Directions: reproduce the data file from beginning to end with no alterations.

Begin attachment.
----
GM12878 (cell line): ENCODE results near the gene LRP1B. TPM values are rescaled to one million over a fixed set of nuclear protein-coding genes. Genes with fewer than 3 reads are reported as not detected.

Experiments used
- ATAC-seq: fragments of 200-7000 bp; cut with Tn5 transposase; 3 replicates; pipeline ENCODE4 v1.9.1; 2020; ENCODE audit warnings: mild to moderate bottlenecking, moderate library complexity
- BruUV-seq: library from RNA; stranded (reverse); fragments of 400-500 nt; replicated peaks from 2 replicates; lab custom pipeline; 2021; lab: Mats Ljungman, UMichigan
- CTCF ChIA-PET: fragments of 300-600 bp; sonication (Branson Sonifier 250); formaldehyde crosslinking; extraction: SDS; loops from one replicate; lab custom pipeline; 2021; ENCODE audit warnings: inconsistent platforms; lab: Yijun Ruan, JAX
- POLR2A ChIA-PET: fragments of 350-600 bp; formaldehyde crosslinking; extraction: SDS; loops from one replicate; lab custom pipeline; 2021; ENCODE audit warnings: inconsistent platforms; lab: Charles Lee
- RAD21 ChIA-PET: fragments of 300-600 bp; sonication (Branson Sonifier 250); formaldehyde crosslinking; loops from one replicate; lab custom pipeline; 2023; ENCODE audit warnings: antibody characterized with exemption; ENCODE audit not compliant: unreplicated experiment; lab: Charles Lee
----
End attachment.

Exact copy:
GM12878 (cell line): ENCODE results near the gene LRP1B. TPM values are rescaled to one million over a fixed set of nuclear protein-coding genes. Genes with fewer than 3 reads are reported as not detected.

Experiments used
- ATAC-seq: fragments of 200-7000 bp; cut with Tn5 transposase; 3 replicates; pipeline ENCODE4 v1.9.1; 2020; ENCODE audit warnings: mild to moderate bottlenecking, moderate library complexity
- BruUV-seq: library from RNA; stranded (reverse); fragments of 400-500 nt; replicated peaks from 2 replicates; lab custom pipeline; 2021; lab: Mats Ljungman, UMichigan
- CTCF ChIA-PET: fragments of 300-600 bp; sonication (Branson Sonifier 250); formaldehyde crosslinking; extraction: SDS; loops from one replicate; lab custom pipeline; 2021; ENCODE audit warnings: inconsistent platforms; lab: Yijun Ruan, JAX
- POLR2A ChIA-PET: fragments of 350-600 bp; formaldehyde crosslinking; extraction: SDS; loops from one replicate; lab custom pipeline; 2021; ENCODE audit warnings: inconsistent platforms; lab: Charles Lee
- RAD21 ChIA-PET: fragments of 300-600 bp; sonication (Branson Sonifier 250); formaldehyde crosslinking; loops from one replicate; lab custom pipeline; 2023; ENCODE audit warnings: antibody characterized with exemption; ENCODE audit not compliant: unreplicated experiment; lab: Charles Lee